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Friday, September 22, 2023

Carlow Nationalist — Council seeks one-bed units for housing in Bagenalstown

CARLOW County Council is on the look-out for one- and two-bed properties in Bagenalstown to fulfil the local housing need. Housing officer Brian O’Donovan asked local councillors that if they knew of anyone who had one- or two-bed units in the town centre to encourage them to take up the council’s ‘Buy and Renew’ and ‘Repair and Lease’ schemes.

The former is where the council buys a property in need of repair and converts it into housing, while the latter involves property owners receiving a grant of up to €80,000 to renovate a dwelling and subsequently entering a long-term lease agreement with the council.

At a recent meeting of Bagenalstown Municipal District, cllr Willie Quinn questioned the need for one-bed housing, highlighting that in previous years the local authority had preferred two-bed properties.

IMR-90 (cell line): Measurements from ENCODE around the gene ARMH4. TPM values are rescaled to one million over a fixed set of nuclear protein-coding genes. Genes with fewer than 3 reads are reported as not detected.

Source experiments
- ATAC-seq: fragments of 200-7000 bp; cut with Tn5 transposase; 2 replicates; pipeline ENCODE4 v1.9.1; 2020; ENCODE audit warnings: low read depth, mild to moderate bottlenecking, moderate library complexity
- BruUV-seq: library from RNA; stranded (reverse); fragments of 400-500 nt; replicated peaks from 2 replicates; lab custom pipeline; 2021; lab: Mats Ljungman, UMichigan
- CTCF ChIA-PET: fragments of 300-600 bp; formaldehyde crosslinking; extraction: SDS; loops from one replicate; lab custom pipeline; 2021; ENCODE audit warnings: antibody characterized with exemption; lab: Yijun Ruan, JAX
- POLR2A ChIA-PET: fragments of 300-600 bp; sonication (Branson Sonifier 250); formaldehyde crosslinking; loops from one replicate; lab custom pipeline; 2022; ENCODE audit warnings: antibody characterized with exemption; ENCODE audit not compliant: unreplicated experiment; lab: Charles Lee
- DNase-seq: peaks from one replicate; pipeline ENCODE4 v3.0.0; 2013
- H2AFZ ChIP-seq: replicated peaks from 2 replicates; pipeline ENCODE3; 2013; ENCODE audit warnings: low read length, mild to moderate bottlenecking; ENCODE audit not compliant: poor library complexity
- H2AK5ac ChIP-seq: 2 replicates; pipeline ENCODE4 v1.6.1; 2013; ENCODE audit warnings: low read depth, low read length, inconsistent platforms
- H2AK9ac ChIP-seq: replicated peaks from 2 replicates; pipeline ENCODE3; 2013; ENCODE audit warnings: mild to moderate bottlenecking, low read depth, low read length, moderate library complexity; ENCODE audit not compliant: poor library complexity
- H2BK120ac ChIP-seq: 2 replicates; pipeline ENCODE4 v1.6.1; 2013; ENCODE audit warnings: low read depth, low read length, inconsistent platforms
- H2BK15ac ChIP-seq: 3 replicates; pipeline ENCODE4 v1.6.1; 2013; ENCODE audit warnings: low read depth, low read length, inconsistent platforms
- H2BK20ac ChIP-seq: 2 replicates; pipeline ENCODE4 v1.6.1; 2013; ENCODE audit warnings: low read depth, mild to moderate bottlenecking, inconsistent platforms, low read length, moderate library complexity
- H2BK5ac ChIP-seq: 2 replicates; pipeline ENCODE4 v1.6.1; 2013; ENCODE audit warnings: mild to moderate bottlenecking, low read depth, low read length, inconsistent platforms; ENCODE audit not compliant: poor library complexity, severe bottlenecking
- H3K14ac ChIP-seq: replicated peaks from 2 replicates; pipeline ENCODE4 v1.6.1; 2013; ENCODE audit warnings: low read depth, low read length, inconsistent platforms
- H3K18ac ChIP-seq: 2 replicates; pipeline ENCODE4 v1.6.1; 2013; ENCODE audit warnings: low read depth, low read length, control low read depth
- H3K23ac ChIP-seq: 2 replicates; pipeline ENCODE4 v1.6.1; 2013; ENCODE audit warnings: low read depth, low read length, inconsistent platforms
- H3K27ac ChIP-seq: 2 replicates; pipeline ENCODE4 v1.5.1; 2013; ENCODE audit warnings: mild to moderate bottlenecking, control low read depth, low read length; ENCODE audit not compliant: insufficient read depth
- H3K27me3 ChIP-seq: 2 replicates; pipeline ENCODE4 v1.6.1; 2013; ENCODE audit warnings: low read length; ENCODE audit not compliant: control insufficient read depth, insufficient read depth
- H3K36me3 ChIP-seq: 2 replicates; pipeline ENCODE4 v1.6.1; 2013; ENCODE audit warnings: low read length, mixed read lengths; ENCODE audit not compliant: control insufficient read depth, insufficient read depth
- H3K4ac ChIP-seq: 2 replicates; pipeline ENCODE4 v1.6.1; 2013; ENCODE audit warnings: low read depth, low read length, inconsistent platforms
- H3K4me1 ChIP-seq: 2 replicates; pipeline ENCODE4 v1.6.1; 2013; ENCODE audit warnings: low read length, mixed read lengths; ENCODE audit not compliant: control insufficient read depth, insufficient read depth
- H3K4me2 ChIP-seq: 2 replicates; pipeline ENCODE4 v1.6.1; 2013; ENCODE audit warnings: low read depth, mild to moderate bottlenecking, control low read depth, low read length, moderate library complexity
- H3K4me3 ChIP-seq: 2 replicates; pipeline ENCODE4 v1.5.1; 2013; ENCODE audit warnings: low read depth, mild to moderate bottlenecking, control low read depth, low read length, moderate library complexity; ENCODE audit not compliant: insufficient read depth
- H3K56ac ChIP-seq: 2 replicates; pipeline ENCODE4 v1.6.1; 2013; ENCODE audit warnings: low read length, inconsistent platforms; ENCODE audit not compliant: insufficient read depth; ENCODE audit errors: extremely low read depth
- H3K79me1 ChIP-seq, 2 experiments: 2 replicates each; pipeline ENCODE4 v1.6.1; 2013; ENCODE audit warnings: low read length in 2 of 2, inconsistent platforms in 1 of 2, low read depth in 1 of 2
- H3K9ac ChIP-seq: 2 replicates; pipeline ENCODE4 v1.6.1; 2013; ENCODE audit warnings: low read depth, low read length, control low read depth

“If someone needed a carer, there is nowhere for them to stay,” he said. “I thought the cost was minimal between them (one- or two-beds).”

Mr O’Donovan said the housing market had changed, with many people in their 30s, 40s and 50s seeking a one-bed. “They can’t afford rent and they have a one-bed requirement. They are entirely happy with a one-bed,” he said.

Mr O’Donovan noted that 50% of the Carlow town housing list was also for a one-bed property.

Sinn Féin’s cllr Andy Gladney agreed that one-bed units were in short supply, remarking that he knew one man who has having difficulty finding a such a property.

Mr O’Donovan said there are around 70 premises in the centre of Bagenalstown.

Cllr Quinn was wary about turning all vacant buildings in a town centre into housing as it would restrict where new businesses could open in the future. “You’ll have to leave some place for business to start,” said the Borris councillor.

Agreeing, Mr O’Donovan said it was a balancing act. However, he noted that vacant commercial properties nationally are on the increase.

“Are we going to restore every shop in the town centre? The answer at the moment is no. That is not the way towns are changing,” he said. “We are not damaging the streetscape; we want to improve it and bring life back.”

Mr O’Donovan added that a ground floor in a repair and lease project in Carlow town was designated for a business.

Cllr Quinn asked whether the ground floor in these town-centre developments could be kept for businesses, but Mr O’Donovan said that relied on a presumption that you would attract them in the first place. “We have towns in the southeast where entire quarters are boarded up,” he added.

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